CommonSense Blog

The Foodie Tribe Transformation and What it Means for Big Business

By Meriel McCaffery | Aug 16, 2013

We all have to eat, however food consumption is far more socially significant than mere survival. Going out to eat is social, dining is an experience, and whether you’re grabbing a quick lunch or a 5-course meal, individual tastes and preferences are diverse. Those specific tastes have amassed a collection of people to whom blogging, pinning, posting, tweeting, checking in and reviewing cuisine in their cities is debatably more significant than the actual act of eating. It’s a part of who they are, a very public expression of their foodie tribe, and to some extent most of us participate.

Today’s food and beverage climate is much transformed, similar to big business, experiencing its own changes as strategy, culture and conduct are all vastly more transparent in the court of public opinion. This increasing demand for authenticity has become an expectation in most (if not all) industries.

Only a few years ago Zagat was known as the “burgundy bible” in New York. Gastronomic enthusiasts would pour over its reviews of restaurants and traditionally trained chefs. The Zagat of the recent past wasn’t the interactive website it is now.

The significance is more important than the transition from paper to computer screen for a number of reasons.

1. Platforms like Yelp and Foursquare put opinions shared by any motivated diner at the hungry masses’ fingertips.

Everyday foodies are the new experts and restaurants have taken note. In cities like Seattle, in 2009 only about 5% of local restaurants were listed in the Seattle Times.  Cut to 2012 and right around 70% of them were listed on Yelp. These channels aren’t just limited to dining either. Just two years ago Yelp’s biggest category was shopping. Friends check-in on Foursquare everywhere from hiking trails to their offices.

2. Organic social is trusted messaging and it’s becoming significant in business communications and reputation management.

Last year, Yelp.com was averaging 78 million visitors a month, with 40% accessing it from their mobile devices. Foursquare has a community of over 30 million users worldwide with over 3 billion check-ins. Over a million businesses use its merchant platform. A resentful employee, an ignored blogger or a disgruntled client now share power over your brand value with more traditional media. The numbers tell the story with Nielson reporting that 92% of consumers trust WOM (word of mouth) and 70% trust unsponsored organic online messaging.

3. The social landscape is changing influencers, but the ultimate goal is real-world action.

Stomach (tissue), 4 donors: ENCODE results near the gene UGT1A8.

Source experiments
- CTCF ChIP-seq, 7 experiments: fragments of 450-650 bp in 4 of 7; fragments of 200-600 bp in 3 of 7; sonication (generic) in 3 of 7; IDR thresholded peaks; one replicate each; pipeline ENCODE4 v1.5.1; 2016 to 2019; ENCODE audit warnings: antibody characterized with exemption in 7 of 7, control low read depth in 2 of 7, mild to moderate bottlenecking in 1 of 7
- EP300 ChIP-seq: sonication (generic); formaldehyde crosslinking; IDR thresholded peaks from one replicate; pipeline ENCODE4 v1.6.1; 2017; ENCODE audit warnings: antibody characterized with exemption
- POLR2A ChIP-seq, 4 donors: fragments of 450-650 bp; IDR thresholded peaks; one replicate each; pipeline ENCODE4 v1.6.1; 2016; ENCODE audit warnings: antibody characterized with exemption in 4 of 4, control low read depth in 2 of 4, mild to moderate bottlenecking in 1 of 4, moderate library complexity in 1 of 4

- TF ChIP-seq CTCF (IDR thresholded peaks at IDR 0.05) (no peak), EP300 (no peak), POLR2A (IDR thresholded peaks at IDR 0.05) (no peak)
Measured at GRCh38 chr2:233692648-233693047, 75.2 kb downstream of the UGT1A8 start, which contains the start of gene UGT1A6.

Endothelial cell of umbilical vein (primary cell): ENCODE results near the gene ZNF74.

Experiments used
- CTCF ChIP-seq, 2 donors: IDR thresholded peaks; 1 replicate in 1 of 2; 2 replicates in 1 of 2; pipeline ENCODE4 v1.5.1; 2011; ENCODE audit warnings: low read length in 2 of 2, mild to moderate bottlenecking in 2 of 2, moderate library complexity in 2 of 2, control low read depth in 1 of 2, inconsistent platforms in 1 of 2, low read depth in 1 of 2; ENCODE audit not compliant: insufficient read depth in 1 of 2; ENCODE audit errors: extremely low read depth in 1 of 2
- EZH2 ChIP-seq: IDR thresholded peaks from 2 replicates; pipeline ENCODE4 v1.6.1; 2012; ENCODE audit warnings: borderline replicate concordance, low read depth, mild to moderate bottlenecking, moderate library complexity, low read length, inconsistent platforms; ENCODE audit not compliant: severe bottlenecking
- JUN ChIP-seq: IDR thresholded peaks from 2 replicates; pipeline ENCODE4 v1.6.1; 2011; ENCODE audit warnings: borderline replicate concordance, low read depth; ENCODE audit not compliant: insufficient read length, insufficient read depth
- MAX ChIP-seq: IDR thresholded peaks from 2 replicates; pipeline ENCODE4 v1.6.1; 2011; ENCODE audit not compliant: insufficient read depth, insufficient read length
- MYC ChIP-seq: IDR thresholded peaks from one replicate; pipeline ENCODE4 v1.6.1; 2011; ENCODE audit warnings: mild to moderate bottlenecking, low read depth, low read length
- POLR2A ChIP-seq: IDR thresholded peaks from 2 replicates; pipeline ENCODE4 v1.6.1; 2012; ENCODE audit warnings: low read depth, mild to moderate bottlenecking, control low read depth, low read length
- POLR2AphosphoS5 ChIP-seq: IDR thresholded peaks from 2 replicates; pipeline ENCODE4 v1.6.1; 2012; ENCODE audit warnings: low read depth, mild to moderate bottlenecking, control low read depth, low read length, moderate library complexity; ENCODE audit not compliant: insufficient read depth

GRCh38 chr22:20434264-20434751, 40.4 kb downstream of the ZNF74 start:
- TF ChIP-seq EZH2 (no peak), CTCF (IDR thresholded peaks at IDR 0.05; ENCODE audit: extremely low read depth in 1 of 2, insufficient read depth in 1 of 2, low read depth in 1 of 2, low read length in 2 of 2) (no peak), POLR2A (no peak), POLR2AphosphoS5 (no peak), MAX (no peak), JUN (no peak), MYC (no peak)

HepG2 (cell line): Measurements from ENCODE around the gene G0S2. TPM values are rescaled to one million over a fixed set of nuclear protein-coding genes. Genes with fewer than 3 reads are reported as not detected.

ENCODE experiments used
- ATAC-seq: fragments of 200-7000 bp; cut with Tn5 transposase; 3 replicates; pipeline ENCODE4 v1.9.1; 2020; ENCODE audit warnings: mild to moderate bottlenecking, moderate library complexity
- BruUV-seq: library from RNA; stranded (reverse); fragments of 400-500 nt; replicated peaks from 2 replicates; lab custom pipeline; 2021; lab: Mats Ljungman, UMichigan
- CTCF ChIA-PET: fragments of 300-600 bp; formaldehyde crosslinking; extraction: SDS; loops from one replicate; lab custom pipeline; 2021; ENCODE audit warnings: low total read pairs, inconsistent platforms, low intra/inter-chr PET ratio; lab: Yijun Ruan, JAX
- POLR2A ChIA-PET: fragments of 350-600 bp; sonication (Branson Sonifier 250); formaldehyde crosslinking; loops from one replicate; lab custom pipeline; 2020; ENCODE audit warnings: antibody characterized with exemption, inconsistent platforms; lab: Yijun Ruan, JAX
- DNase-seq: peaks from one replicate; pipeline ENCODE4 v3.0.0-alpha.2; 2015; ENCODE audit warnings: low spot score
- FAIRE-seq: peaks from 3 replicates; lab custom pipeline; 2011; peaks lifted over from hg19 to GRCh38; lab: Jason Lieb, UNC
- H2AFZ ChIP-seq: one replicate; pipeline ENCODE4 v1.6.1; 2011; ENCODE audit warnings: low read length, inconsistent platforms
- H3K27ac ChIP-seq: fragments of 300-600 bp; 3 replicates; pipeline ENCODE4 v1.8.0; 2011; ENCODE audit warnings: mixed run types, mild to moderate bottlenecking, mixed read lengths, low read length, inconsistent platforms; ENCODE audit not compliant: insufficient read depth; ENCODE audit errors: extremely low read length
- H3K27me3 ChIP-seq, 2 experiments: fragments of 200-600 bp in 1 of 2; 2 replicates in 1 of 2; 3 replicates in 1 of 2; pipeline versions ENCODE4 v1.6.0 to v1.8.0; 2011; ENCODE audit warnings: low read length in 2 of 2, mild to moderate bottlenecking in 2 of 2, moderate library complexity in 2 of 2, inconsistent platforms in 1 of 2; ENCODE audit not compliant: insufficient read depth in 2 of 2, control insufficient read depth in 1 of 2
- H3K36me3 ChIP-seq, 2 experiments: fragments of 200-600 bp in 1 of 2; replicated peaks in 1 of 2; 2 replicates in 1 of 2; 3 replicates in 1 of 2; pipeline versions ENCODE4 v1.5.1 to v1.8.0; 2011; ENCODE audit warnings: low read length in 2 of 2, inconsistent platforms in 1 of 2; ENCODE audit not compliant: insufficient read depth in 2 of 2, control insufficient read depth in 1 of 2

The shift in consumption of media has made diners savvier, utilizing user-curated reviews as resources that often impact their dining decisions.  Influence is transitioning from only traditional media food reviews to shared spaces with legitimized blogs like Eater or the New York Times’ Grub Street. Bloggers, traditional reviewers and diners alike have become trusted resources. If that isn’t enough reason for business owners to care about online review sites like Yelp, a recent Harvard Business study shows that a single star improvement in an independent restaurant’s ratings on Yelp translates into a 5-9% increase in revenue.

4. Influencers are democratizing food.

Foodie is a term that can be applied to culinary explorers in a much larger inclusion of ages, budgets and lifestyles. Only a short while ago, it was an elite term reserved for those who could afford fine cuisine. Now, food trucks serve up delicious morsels. Respect in the industry is now shared alike between Michelin Star restaurants and mobile eatery enterprises done well, both receiving equal attention.

What does it all mean for big business?

Big business can acknowledge the changes and adapt, or be sidelined by younger, more innovative companies that understand the new landscape and how to utilize it to their advantage. There are real, bottom-line results in identifying and measuring the activity of influencers who are just at the conception of utilizing WOM online. Businesses across industries need to assess their online presence to determine authenticity and real-world value. Reputation is now shaped, in large part, by shared and earned media and public perception effects revenue.  Cultural communities such as foodies demonstrate trends and evolutions that provide valuable insight. Big business should be asking how it can create its own tribe, and whether it’s fully leveraging WOM across channels, online and offline.